MATTHEWS: I can think of a lot (of countries). India‘s got it, Pakistan‘s got it. North Korea. A lot of countries have bad weaponry.
Let me ask you about what you did last week. Did you try—because I know you were the adviser to the Senate Democratic leadership, did you try going to that stunt … to get the media focused on the fact you people, your side of the aisle wanted to have finally a debate and a discussion what caused this war in terms of the case for nuclear weapons?
DASCHLE: Chris, there were two objectives. First of all, to get the facts. We‘d been trying to get the facts for two years. And your reporter did as good a job as I‘ve seen on the media in trying to ascertain that.
MATTHEWS: But you don‘t have the subpoena power. You‘ve lost the elections.
MATTHEWS: So, how are you guy ever going to get the truth?
DASCHLE: And the second thing we wanted to do was draw attention to this issue. And force Republicans to do something they said they would do for two years. Every time I would asked Bill Frist, he would say we are going to do this. We‘re going to find a way to call the session and have this debate. They never did.
Finally, I think Harry Reid and the Democrats lost patience. And good for them, the time had come for them to take this action, and it got the results that we wanted.
MATTHEWS: What would be the results?
DASCHLE: The results would be two things, I think. First, it‘ll be an understanding of what went wrong and why.
MATTHEWS: What went wrong, meaning, what went wrong with the intel?
DASCHLE: What went wrong with the intel. Was it manipulated? The question is, it was bad intel, but why was it bad? Was it manipulated or was it just total incompetence? I think that it was manipulated even the reports.
MATTHEWS: Who manipulated Tony Blair? … I was told this weekend by a BBC reporter, that the British still believe in their intelligence that the president relied upon in his state of the union that, there was in fact an effort by Saddam Hussein to buy uranium yellowcake from Niger?
DASCHLE: We don‘t have that information. But this is another thing that ought to be part of that investigation. Why was that information not better understood?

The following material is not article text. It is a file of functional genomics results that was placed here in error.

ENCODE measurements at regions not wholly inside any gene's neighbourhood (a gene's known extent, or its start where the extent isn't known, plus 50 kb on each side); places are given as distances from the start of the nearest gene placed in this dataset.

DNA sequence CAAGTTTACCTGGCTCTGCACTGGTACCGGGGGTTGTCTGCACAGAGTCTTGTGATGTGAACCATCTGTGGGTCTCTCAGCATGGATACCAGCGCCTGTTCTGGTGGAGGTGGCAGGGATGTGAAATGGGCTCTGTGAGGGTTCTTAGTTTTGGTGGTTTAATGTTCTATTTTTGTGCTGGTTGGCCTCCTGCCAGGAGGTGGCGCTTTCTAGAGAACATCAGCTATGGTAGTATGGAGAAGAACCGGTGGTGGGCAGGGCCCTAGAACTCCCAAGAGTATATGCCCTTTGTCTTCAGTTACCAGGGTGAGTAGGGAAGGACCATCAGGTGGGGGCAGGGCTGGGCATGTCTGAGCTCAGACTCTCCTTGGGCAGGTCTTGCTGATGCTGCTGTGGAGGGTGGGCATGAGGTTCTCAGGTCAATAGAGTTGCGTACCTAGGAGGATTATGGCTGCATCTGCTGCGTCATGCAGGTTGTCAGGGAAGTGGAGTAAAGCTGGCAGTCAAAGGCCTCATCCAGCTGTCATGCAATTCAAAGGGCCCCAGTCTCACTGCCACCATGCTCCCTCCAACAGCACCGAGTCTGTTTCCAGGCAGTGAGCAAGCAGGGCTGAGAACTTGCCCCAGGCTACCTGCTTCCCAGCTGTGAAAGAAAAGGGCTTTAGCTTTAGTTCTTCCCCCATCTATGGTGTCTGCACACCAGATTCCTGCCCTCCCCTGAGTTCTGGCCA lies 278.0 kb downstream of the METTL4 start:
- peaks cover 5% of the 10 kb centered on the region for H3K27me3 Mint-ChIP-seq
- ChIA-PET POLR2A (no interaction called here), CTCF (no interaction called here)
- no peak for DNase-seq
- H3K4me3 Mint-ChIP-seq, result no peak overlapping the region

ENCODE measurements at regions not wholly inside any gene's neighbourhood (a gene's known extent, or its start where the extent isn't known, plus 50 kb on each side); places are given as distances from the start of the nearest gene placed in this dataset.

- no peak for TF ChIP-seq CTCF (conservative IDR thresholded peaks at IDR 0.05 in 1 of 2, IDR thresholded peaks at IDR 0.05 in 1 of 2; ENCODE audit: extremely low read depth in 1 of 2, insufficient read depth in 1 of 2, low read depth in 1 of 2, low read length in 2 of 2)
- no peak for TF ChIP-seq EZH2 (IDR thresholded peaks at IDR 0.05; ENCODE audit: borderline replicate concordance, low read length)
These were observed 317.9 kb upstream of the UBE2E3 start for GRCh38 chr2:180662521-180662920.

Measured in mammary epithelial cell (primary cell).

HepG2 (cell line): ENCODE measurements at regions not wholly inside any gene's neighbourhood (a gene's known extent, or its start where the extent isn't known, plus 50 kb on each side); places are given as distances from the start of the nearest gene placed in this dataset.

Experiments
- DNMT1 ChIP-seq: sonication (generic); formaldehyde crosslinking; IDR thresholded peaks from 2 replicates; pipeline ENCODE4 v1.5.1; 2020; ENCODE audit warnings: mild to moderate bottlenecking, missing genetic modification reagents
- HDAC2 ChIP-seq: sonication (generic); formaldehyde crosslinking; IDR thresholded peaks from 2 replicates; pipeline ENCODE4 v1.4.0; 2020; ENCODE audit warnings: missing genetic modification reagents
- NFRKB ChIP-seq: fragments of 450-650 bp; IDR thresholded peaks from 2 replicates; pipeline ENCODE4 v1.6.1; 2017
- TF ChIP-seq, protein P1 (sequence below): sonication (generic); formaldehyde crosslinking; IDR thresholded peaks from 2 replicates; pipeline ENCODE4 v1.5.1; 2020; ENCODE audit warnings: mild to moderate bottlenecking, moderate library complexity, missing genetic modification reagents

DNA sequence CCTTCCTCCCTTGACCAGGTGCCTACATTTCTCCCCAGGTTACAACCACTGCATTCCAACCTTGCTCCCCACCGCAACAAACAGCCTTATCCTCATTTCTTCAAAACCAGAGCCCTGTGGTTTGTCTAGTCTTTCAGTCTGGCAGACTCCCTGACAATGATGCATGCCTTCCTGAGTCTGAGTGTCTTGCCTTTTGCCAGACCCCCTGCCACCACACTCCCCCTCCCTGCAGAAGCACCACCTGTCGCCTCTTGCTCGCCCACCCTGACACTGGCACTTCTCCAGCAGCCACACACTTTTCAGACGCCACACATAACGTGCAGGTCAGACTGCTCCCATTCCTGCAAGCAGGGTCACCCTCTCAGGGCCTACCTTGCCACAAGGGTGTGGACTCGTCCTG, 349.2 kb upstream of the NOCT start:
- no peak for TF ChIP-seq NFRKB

MATTHEWS: You share the public view that Dick Cheney knew what his guy was up to, Scooter Libby?
DASCHLE: Chris, we don‘t know. I suspect that he knew a lot more than he is admitting to right now. So, I would like to find out.
MATTHEWS: Do you believe that Karl Rove should continue on as the president‘s top kick?
DASCHLE: I don‘t. I think he ought to resign. I think anybody who has been called upon to be in a position of responsibility as he is owes it to the American people to be more forthcoming than he‘s been. And I don‘t think he deserves to be there.
MATTHEWS: You do think Karl Rove has been good for American politics?
DASCHLE: No. Simple answer is no.
DASCHLE: I think they have a different approach to politics.
MATTHEWS: If you had a guy like him, wouldn‘t you want a guy that can win elections?
DASCHLE: Well, you want to win elections, but you don‘t want to win them that way. I mean, you read the books and you see the tactics -- and frankly, they are successful. But ultimately, there‘s got to be a way of preserving our institutions and our democracy and the kind of politics that I was raised on. And I am not seeing that from the White House today.
MATTHEWS: What did you think when Bill Frist showed up in South Dakota campaigning against you?
DASCHLE: I thought it was wrong. I just don‘t think there ought to be a time when you govern and time you do politics. I mean, once that election is over with, it ought to be coming together and working on the hill in a bipartisan way as much as you can. There are going to be differences, deep philosophical differences. But there ought to be a time when you work together. And this is counter to all of it.
MATTHEWS: Do you think the Democrats are being forced to play a little more man-dog politics like the operation last week of shutting the Senate?
MATTHEWS: You are getting as tough as they are.
DASCHLE: You have to. If you are not going to change, you have only one option. And that is to play in the same tough ballpark as they do.